Clarification of Waka Huia’s electrics: When we arrived in Mercia Marina we met two fab guys, Justin and Ian, who in their respective roles as manager of Aqua Boats and marine electrician/engineer, provided much relief and reassurance. It turned out that a switch had melted – it was rated 100amps and should have been 250 amps at a minimum. A temporary fix was effected to get power back to domestic side: water pump, lights, fridge, freezer. We’ve had two nights here as on Tuesday, Ian did a proper repair and connected the batteries as a bank rather than as two separate. He has also explained the set up (notes have been taken) and we now feel a lot more confident in the viability of the electrical system. Status: Approving green from white with anxiety (Fingers are still crossed)
Mel’s charm effect: He is still a wonderful conversation starter, so he earns his keep, smilingly sitting in the life ring, which is attached to one of the mushroom vents with a redundant NZ power cord. I do explain that he doesn’t poo and doesn’t eat. Status: Yellow
Brass polishing: Started on cleaning the mushroom vents on Tuesday arvo – they are looking decidedly dark brown. It will require several applications of Brasso and lots of rubbing – may be delegated to the first mate. Status: Verdigris with glimpses of brassy yellow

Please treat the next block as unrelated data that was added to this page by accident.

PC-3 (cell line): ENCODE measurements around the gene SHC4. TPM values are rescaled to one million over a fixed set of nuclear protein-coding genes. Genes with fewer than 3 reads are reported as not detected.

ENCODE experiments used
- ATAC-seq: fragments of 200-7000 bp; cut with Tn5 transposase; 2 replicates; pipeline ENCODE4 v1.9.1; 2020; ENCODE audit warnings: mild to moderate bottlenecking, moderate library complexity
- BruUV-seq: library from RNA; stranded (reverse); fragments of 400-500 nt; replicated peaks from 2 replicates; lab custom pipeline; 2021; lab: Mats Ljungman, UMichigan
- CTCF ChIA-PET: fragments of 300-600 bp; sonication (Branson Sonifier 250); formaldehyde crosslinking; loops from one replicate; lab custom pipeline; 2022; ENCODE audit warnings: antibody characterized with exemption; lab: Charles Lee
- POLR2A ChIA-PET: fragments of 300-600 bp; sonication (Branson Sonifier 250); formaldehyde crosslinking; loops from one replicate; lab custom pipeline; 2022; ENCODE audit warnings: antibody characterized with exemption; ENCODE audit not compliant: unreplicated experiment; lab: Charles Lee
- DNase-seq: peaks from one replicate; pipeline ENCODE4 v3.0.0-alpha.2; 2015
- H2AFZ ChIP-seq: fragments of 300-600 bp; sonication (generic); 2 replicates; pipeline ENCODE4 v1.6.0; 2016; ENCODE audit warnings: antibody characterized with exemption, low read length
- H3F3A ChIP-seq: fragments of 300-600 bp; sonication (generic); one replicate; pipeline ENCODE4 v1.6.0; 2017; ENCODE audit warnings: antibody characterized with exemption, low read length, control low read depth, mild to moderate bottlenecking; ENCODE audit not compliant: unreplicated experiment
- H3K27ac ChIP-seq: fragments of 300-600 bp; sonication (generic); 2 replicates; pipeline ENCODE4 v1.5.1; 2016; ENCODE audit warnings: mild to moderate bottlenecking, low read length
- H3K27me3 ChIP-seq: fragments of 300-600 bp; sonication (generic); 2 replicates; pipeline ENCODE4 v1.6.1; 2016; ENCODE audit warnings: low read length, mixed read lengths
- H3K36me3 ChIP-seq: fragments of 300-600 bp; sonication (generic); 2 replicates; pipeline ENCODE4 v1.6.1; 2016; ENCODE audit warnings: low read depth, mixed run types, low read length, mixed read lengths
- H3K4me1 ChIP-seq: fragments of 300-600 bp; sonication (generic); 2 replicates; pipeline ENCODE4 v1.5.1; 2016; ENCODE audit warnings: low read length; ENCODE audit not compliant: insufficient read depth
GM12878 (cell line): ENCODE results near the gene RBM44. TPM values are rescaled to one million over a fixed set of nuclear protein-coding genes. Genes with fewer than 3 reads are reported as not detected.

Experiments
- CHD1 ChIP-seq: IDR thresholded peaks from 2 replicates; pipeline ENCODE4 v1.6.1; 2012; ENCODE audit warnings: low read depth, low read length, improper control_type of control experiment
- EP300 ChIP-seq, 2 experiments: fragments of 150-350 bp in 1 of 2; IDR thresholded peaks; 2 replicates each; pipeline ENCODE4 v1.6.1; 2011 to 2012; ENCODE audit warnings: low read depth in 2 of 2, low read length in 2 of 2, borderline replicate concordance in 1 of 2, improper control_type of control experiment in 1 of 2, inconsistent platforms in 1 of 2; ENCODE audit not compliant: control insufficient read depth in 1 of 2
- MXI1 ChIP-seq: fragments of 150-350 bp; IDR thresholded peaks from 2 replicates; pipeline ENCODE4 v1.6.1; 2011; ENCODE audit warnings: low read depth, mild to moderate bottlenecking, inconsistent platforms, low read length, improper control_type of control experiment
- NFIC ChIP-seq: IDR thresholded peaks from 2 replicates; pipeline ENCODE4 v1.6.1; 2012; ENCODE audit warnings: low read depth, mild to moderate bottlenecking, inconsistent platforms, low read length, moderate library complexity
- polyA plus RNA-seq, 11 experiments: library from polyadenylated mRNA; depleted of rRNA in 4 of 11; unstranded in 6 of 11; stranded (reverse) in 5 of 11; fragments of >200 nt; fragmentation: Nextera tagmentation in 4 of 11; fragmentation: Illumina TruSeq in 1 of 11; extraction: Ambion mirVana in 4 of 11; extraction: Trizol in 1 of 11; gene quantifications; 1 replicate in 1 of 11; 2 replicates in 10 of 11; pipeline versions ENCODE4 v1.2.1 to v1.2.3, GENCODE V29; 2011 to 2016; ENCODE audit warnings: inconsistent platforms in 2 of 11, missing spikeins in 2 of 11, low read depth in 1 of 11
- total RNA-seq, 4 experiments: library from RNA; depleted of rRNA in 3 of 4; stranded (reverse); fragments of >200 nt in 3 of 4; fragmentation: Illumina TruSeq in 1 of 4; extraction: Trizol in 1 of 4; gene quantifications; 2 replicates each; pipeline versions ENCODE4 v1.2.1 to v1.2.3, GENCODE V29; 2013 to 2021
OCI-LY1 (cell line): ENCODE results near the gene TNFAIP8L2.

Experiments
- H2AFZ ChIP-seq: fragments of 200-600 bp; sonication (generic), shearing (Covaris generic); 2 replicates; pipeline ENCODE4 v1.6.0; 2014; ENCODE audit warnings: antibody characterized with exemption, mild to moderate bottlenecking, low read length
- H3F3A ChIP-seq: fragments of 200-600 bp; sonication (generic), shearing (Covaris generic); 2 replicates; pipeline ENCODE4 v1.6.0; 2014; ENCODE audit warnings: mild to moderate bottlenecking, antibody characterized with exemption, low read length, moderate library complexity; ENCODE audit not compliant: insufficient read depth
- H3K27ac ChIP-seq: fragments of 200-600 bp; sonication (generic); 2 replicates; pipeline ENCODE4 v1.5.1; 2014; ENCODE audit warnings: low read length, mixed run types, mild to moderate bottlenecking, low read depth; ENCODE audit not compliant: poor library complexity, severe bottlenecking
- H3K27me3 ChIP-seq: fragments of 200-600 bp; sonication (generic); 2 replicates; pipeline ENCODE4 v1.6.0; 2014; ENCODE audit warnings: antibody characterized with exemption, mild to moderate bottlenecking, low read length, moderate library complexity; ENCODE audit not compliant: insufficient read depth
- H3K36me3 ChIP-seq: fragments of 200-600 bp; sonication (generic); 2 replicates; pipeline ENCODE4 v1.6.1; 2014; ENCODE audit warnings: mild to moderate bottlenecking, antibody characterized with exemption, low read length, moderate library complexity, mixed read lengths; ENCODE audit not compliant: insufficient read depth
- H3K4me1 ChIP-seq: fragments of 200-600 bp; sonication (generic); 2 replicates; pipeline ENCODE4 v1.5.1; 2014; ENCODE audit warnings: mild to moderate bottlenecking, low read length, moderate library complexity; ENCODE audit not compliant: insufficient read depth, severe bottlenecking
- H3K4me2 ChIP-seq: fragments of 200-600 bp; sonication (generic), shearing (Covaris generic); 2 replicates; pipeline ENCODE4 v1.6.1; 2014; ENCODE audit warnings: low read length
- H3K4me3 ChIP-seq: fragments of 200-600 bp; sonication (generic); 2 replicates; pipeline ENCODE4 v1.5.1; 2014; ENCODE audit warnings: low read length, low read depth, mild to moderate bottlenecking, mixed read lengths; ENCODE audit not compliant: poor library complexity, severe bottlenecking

Naming of the boat: The name produced by Peter Muller’s DAC team has not yet been affixed. I need a day that is calm in all aspects – warm, still air, and I need a calm demeanour – the latter is probably the most important factor... From the comprehensive instructions I received it sounds as though the task is akin to wallpapering outside with the additional complication of removing a backing paper first. Mmmm. At the moment, while I am not at my best in handling this boat, it is probably a good thing to be a bit anonymous – can pretend to be Australian that way … Status: Waiting.
Visitors: Our dear mate Lesley (aka Old Darned Sock) is visiting today and bringing her dad. We are meeting them at Willington, hopefully lunching a the pub and, if it’s not precipitating too much, we may take them on a little out and back cruise.
Cooking: Joe, I am recovering my memory for cooking – I did worry that after 3 years of your excellent rock star chef meals I would have totally forgotten how and what to cook. Fear not, it is coming back! When Dave and Jan were here we had B&B fruit salad and cooked breakfast each day. I made bread and cheese tart on Sunday morning, and over the last three nights we’ve had roast chicken and veges; cottage pie; and fusilli and passata with veges and sausages. All yummy. Yesterday I made pikelets for the workshop guys and took them over with cream and raspberry jam. Also made Ministry of Food cheese scones – if you haven’t tried them, look them up on-line. They are the world’s absolute best cheese scones. And if you don’t have full cream milk, put in a couple of tablespoons of plain yoghurt (or cream) to fatten up the milk.
First pump out: Politely known as the black water tank, but more commonly referred to as the poo tank – this morning, before we set off, it needs to be emptied. We have bought the token, read the instructions twice – status update later!